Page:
Why does “getting restless” always have to mean leaving for Vancouver, Toronto, or Calgary? If you want to leave, I say: good luck! I’d rather have NextGen-ers in Edmonton who want to be a part of something great. NextGen-ers who don’t complain when they see something they don’t like, they go and do something about it. NextGen-ers who want to help transform Edmonton into a world class city.

Edmonton Skyline

We need people like William Buchkowsky and Nathan McQuay. They felt their options for connecting with other young business professionals in the city were limited, so they created Emerging Business Leaders. At least 50 people now meet regularly each month.

We need people like Raffaella Loro. She wanted a city government that was more open and accessible, so she championed the Transforming Edmonton blog to help make it happen. The blog is a fantastic complement to the City’s other online activities.

We need people like Dave Cournoyer, Justin Archer, and Michael Janz. They, along with many others, wanted to have a conversation about re-imagining government and citizenship in the age of participation. They brought ChangeCamp to Edmonton, an event attended by hundreds of Edmontonians in person and online.

We need people like Ken Bautista, Cary Williams, and Michael Brechtel. They are passionate about the creative economy in Edmonton, and recognized that strong creative and artistic communities are important for prosperous cities. They brought artsScene to Edmonton, an organization that connects young professionals with the arts, culture, and creative organizations of Edmonton.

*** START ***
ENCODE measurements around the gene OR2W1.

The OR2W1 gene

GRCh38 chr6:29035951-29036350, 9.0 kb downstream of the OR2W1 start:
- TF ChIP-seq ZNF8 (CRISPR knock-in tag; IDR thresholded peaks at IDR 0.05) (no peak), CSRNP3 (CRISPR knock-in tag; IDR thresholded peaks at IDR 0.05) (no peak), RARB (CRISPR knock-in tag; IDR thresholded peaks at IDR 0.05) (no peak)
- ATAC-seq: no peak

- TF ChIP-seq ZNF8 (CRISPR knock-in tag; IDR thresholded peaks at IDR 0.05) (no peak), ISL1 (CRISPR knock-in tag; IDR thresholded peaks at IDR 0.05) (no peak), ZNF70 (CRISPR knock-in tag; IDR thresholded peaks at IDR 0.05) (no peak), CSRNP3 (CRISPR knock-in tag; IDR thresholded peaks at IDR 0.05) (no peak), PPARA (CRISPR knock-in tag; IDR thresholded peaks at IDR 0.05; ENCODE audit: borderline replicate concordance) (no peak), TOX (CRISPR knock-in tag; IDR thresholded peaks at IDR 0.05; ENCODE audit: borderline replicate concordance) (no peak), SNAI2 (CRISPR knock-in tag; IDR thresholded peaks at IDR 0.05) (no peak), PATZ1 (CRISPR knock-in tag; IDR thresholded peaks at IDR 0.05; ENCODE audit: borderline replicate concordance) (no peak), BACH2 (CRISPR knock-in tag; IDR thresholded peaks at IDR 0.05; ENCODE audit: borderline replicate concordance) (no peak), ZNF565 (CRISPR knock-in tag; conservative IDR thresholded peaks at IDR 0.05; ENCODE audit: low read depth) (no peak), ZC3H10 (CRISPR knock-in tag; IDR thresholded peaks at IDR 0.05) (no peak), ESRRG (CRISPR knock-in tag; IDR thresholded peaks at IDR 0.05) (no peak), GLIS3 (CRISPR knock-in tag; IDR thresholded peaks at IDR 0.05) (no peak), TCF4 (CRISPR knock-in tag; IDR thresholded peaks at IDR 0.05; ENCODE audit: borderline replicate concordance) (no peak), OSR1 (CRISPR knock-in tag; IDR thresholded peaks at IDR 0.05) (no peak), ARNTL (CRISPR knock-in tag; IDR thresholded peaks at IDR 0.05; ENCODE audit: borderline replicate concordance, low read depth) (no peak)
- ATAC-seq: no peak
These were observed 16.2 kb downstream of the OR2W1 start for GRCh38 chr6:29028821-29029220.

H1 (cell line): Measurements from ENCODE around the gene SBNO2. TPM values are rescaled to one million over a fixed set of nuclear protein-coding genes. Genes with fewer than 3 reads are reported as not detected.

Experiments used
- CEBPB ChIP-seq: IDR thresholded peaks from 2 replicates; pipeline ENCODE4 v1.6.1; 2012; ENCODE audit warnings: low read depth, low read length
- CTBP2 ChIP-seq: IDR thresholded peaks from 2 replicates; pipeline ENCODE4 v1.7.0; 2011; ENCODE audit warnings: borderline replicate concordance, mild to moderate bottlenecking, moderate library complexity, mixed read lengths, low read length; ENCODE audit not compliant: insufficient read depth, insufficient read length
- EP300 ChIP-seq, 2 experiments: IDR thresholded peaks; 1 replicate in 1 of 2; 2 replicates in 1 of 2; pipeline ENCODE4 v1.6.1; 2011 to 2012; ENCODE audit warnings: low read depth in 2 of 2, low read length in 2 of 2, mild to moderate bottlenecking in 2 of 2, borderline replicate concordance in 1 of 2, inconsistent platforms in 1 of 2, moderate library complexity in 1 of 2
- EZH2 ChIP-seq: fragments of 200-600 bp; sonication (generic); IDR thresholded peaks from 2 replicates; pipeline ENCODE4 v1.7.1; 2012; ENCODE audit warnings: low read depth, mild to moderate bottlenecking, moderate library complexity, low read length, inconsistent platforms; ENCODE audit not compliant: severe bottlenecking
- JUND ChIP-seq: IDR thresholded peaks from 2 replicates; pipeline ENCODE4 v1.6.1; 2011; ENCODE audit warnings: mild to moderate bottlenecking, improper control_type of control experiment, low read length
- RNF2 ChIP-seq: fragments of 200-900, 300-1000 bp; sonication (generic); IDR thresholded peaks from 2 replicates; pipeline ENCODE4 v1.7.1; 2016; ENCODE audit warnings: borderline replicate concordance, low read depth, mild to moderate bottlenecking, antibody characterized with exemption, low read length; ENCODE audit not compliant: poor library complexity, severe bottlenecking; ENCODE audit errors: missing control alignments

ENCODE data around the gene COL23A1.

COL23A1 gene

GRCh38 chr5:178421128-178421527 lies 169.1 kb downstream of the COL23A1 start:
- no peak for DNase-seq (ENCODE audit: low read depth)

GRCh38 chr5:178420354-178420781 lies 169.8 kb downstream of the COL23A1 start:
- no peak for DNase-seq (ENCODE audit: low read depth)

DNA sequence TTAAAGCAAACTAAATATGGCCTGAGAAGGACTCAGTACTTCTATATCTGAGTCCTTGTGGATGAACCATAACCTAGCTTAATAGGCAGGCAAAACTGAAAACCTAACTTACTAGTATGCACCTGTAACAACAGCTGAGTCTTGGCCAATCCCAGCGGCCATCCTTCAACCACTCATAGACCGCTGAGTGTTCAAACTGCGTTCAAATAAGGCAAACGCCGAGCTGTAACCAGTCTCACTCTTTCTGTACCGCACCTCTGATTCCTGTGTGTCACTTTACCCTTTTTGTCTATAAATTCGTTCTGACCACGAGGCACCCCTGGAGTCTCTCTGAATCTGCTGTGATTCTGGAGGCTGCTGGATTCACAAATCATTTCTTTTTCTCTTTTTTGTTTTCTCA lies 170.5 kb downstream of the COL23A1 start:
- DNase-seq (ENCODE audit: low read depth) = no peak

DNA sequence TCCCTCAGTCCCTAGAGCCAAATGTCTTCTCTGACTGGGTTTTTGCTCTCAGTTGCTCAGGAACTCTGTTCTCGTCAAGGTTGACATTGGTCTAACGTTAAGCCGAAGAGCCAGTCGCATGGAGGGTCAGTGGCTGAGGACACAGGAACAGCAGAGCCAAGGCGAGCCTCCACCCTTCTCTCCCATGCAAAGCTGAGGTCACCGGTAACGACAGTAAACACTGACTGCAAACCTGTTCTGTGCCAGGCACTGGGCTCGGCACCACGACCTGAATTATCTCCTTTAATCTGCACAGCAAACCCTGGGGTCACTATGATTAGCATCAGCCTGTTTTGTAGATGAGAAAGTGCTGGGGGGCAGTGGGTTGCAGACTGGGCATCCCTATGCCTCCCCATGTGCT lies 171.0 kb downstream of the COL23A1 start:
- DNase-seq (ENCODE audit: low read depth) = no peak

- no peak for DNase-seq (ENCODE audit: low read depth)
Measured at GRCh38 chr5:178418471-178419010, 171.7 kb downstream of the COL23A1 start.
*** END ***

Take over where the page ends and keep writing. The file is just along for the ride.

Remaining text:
We need people like Mark Donovan, Cam Linke, and Kevin Swan. All are very involved in the local tech scene with things like DemoCamp, and all have experience with technology startups. They recognized a lack of support for local startups, and have created Startup Edmonton to do something about it. The organization will help to ensure that next gen talent builds successful local companies that make it past the seed stage.

These are just a few of the incredible NextGen-ers making a difference in Edmonton. There are many others too, such as the members of Avenue Edmonton’s Top 40 Under 40, and the members of Edmonton Next Gen (who have brought Pecha Kucha to Edmonton, among other things).

Downtown is an opportunity!